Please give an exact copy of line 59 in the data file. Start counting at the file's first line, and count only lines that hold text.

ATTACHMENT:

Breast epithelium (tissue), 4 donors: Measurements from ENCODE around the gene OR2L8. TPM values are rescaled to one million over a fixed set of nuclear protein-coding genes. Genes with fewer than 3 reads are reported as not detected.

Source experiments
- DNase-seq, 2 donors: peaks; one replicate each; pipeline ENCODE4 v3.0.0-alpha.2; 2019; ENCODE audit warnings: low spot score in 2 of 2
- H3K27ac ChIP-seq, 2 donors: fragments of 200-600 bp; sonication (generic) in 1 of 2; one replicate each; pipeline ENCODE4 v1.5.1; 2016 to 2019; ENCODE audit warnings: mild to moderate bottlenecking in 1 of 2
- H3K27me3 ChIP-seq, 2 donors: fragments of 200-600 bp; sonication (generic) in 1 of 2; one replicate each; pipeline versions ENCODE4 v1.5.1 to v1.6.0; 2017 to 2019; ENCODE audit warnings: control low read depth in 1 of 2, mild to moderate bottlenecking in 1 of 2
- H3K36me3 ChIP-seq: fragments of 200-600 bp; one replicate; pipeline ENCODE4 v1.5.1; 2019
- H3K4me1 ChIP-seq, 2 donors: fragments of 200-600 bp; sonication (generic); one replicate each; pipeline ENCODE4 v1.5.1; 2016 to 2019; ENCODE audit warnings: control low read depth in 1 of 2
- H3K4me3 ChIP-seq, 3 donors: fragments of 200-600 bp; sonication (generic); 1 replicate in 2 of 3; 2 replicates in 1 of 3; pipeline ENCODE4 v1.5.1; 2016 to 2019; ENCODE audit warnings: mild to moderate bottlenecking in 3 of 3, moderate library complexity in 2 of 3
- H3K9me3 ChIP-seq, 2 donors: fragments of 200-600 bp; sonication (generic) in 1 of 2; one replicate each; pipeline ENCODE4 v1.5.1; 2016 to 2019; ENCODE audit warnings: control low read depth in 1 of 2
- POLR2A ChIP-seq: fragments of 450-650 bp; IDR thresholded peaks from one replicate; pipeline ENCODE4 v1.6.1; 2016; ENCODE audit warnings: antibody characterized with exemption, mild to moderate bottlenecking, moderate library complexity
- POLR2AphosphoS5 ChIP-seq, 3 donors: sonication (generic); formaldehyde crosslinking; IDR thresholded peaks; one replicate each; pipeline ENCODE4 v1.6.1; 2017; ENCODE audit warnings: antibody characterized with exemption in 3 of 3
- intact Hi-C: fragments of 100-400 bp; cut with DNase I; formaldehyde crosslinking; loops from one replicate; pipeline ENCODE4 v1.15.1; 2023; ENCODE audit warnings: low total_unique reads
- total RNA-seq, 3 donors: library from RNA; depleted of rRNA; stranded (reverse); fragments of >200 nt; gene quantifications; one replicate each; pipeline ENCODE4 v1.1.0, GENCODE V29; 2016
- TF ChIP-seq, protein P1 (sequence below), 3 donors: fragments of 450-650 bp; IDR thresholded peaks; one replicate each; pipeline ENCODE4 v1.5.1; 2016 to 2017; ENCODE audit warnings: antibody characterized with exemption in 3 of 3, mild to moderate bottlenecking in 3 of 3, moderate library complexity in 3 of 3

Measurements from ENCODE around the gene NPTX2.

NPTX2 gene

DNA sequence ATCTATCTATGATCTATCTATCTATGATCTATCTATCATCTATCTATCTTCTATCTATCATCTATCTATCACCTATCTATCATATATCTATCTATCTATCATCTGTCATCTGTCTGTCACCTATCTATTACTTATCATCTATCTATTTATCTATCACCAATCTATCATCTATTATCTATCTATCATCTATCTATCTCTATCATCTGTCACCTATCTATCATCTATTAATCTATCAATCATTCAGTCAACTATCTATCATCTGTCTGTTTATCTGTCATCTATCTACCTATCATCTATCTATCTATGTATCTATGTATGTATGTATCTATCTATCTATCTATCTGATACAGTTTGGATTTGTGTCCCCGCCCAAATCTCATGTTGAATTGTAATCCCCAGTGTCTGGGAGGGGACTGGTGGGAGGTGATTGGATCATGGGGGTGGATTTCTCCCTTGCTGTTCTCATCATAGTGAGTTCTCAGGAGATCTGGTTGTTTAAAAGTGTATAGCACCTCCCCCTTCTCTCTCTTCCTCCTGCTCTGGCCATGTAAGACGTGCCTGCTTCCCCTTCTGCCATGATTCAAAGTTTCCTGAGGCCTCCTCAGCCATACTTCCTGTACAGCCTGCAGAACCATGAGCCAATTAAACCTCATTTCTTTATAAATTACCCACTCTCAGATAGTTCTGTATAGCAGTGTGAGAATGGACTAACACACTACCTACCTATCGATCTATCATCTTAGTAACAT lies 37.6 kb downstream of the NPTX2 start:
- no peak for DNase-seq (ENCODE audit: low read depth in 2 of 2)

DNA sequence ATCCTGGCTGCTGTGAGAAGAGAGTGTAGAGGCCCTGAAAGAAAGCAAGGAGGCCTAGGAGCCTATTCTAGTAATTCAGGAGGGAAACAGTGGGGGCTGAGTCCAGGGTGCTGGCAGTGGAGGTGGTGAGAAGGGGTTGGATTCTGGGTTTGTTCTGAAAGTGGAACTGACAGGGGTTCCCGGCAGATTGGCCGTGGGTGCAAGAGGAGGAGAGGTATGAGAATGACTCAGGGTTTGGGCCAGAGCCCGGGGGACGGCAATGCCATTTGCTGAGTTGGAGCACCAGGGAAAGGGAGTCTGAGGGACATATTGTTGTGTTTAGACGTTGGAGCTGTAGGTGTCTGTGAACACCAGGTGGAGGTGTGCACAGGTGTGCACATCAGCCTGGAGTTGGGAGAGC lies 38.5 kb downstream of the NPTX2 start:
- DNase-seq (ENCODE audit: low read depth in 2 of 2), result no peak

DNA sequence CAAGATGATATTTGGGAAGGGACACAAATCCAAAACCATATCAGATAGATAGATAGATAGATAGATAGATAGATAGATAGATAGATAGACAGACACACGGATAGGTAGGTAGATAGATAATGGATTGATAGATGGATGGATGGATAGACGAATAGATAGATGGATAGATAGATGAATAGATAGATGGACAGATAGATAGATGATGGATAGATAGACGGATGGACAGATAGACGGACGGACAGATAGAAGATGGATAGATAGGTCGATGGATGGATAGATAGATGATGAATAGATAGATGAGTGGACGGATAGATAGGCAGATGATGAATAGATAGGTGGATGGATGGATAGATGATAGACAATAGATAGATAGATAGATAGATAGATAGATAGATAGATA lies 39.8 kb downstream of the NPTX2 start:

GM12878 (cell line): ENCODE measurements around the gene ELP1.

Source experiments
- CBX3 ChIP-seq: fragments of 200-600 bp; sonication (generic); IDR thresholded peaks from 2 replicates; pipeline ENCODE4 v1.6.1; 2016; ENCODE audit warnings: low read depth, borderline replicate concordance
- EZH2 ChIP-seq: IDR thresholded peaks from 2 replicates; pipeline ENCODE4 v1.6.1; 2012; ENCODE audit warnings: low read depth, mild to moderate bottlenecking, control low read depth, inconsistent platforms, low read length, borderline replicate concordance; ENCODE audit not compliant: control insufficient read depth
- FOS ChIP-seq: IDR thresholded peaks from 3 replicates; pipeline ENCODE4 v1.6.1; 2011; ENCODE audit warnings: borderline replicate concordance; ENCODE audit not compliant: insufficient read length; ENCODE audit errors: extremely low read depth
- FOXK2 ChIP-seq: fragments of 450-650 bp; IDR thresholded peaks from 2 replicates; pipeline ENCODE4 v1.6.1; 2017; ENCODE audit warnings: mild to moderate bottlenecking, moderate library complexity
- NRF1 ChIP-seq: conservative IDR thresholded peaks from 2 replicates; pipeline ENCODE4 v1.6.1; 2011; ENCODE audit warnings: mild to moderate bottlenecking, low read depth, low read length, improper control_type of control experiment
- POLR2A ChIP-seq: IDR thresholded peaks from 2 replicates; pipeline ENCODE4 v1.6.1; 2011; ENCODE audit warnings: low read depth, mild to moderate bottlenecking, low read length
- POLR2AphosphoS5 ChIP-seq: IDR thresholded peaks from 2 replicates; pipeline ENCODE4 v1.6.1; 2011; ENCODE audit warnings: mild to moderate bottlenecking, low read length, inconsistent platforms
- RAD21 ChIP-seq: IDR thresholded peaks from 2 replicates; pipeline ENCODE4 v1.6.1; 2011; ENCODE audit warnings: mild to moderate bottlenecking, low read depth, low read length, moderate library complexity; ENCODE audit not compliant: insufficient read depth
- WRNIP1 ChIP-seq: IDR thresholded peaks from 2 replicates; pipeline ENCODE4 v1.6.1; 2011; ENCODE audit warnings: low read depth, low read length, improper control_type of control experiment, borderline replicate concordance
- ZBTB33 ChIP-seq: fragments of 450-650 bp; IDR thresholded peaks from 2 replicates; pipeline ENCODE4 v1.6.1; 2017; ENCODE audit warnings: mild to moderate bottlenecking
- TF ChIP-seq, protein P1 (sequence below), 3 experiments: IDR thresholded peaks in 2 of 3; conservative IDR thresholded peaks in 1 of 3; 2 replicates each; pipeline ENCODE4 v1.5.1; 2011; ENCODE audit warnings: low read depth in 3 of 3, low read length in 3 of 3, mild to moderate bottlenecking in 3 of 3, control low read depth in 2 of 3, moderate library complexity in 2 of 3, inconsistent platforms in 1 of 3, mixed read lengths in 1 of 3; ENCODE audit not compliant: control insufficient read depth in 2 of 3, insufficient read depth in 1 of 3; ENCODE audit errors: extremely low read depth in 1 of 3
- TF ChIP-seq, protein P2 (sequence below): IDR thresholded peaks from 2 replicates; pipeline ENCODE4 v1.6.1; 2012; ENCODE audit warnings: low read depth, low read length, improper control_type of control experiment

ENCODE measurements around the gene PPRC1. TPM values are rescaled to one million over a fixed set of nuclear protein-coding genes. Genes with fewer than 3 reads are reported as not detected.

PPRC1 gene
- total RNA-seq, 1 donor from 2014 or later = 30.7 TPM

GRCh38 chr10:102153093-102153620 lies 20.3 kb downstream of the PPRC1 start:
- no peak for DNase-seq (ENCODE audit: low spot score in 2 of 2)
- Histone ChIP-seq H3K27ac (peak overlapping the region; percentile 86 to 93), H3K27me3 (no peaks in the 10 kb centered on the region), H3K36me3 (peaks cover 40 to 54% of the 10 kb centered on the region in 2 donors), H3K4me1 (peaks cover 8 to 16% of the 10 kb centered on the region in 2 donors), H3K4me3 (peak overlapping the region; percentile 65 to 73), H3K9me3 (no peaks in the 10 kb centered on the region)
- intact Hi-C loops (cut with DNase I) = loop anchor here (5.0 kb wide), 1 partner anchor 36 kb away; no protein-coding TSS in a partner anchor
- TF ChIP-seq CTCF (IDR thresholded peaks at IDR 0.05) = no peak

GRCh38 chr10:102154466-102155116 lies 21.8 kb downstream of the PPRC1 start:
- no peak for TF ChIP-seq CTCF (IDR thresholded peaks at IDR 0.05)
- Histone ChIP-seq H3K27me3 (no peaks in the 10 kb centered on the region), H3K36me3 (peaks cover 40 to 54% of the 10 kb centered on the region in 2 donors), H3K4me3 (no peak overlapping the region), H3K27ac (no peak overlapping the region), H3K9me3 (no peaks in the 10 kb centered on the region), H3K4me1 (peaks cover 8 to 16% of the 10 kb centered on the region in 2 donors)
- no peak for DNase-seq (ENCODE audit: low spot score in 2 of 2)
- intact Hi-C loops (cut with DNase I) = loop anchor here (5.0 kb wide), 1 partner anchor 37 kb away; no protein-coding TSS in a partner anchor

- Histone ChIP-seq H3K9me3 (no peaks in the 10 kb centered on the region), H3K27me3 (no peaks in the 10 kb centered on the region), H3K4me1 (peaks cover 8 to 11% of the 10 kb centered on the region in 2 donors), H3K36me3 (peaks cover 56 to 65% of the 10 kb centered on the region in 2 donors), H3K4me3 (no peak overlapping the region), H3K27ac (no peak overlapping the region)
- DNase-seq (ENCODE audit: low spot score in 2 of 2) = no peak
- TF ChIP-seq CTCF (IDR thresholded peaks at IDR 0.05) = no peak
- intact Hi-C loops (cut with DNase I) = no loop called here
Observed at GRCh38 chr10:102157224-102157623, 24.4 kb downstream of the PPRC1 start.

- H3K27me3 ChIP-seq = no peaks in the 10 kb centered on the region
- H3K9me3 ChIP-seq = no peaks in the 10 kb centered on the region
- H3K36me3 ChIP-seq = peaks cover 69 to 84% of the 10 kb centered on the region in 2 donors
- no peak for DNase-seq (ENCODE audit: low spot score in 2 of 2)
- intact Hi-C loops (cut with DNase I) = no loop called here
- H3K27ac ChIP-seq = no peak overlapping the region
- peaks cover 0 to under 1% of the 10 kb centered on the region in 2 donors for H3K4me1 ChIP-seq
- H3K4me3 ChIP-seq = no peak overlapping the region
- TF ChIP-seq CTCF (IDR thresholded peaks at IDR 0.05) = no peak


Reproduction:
- H3K27ac ChIP-seq = no peak overlapping the region